"City Crane" is a term utilized to define small 2-axle mobile cranes which could operate in compact areas where the standard crane cannot access. These city cranes are popular alternatives for use through gated places or in buildings.
City cranes were initially developed in the 1990s as a response to the increasing urban density within Japan. There are continually new construction projects cramming their ways into the cities in Japan, making it vital for a crane to have the ability to maneuver through the nooks and crannies of Japanese streets.
Essentially, city cranes are small rough terrain cranes that are made to be road legal. These cranes are characterized by having a 2-axle design with independent steering on each axle, a single cab, a short chassis and a slanted retractable boom. The slanted retractable boom design takes up a lot less space than a comparable horizontal boom would. Combined with the independent steering and the short chassis, the city crane can turn in compact spots that will be otherwise unobtainable by other types of cranes.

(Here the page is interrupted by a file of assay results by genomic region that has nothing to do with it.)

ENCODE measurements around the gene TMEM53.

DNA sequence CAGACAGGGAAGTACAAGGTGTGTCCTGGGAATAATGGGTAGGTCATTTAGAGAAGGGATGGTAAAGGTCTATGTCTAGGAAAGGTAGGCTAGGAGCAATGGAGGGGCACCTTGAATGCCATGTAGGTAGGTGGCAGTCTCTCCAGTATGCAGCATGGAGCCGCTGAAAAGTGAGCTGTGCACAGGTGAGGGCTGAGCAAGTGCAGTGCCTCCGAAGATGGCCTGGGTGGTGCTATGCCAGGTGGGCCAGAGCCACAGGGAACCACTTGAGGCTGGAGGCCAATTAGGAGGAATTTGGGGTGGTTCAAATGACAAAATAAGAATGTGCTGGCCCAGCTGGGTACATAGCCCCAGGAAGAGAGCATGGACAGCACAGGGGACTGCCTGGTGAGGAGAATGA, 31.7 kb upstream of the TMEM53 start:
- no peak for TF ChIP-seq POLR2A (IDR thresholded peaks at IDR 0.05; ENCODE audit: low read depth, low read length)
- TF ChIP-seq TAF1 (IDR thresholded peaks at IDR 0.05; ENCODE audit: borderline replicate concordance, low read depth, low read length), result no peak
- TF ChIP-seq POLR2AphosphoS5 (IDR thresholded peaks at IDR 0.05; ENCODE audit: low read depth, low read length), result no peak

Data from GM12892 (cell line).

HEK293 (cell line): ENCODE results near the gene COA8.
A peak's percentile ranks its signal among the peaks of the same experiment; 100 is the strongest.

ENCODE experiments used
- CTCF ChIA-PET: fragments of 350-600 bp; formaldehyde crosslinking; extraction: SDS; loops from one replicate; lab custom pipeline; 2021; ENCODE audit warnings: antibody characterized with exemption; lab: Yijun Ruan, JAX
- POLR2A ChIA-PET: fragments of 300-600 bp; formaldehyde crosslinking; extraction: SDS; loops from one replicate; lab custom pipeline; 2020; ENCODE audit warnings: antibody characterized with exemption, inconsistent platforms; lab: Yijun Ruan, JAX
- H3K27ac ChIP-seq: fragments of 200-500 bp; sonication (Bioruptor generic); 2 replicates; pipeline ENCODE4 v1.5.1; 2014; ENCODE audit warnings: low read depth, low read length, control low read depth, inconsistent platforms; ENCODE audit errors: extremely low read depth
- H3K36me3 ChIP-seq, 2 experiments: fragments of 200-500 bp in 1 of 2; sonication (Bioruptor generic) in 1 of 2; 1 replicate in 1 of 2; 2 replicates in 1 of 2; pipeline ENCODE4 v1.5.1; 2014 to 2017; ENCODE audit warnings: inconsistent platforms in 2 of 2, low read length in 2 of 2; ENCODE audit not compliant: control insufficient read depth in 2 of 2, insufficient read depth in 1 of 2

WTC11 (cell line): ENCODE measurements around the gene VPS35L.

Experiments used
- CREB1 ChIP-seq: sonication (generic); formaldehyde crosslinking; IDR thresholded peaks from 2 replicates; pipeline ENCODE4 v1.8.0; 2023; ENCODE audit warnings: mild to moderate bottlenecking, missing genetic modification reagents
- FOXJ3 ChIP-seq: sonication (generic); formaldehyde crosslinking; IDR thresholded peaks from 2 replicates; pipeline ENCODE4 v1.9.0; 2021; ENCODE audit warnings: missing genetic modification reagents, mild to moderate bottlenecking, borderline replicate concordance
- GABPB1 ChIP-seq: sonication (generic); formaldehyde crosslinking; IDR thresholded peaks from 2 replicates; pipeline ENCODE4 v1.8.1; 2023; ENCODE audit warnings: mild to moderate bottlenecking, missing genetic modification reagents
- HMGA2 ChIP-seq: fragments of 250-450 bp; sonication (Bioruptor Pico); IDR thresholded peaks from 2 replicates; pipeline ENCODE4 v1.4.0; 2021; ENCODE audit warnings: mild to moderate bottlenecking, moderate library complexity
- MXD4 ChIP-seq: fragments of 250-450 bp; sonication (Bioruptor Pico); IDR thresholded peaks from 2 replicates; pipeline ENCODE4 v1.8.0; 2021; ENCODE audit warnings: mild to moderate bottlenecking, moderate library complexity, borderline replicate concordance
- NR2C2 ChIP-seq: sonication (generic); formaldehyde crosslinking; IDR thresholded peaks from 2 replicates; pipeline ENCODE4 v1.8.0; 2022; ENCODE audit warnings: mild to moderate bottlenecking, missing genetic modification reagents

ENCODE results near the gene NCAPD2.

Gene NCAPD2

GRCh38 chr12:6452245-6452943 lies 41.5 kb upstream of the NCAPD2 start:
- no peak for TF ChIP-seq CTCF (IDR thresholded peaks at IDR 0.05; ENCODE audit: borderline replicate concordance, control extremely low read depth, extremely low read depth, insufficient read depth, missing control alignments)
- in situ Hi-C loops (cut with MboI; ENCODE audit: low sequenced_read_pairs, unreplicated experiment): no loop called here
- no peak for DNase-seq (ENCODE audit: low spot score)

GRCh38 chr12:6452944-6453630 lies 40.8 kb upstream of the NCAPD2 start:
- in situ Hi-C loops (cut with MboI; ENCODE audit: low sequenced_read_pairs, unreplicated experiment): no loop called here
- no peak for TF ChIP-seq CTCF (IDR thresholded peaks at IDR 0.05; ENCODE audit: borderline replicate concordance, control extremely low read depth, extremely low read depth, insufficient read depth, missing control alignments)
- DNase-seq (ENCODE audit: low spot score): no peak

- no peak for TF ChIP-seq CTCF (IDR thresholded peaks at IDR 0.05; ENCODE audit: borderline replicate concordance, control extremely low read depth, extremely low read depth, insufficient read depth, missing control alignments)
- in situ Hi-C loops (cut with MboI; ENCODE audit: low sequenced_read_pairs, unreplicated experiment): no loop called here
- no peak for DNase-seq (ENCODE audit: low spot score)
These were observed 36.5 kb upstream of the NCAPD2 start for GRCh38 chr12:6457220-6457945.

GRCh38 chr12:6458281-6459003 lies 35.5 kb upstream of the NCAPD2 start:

Conventional Truck Crane
Traditional truck cranes are mobile cranes with lattice booms. This boom is a lot lighter boom than is found with a hydraulic truck crane boom. The many sections on a lattice boom are able to be added so that the crane could reach up and over an obstacle. Traditional truck cranes do not raise and lower their cargo using any hydraulic power and need separate power in order to move down and up.
Manitowoc made the first ever Speedcrane. It proved to be a successful device though many adjustments had to be added later on. Manitowoc hired Roy Moore as a crane designer to help streamline the design. He knew the industry was changing towards internal combustion engines from original steam powered methods and designed his crane to change with the times. The Speedcrane was redesigned for a gasoline engine.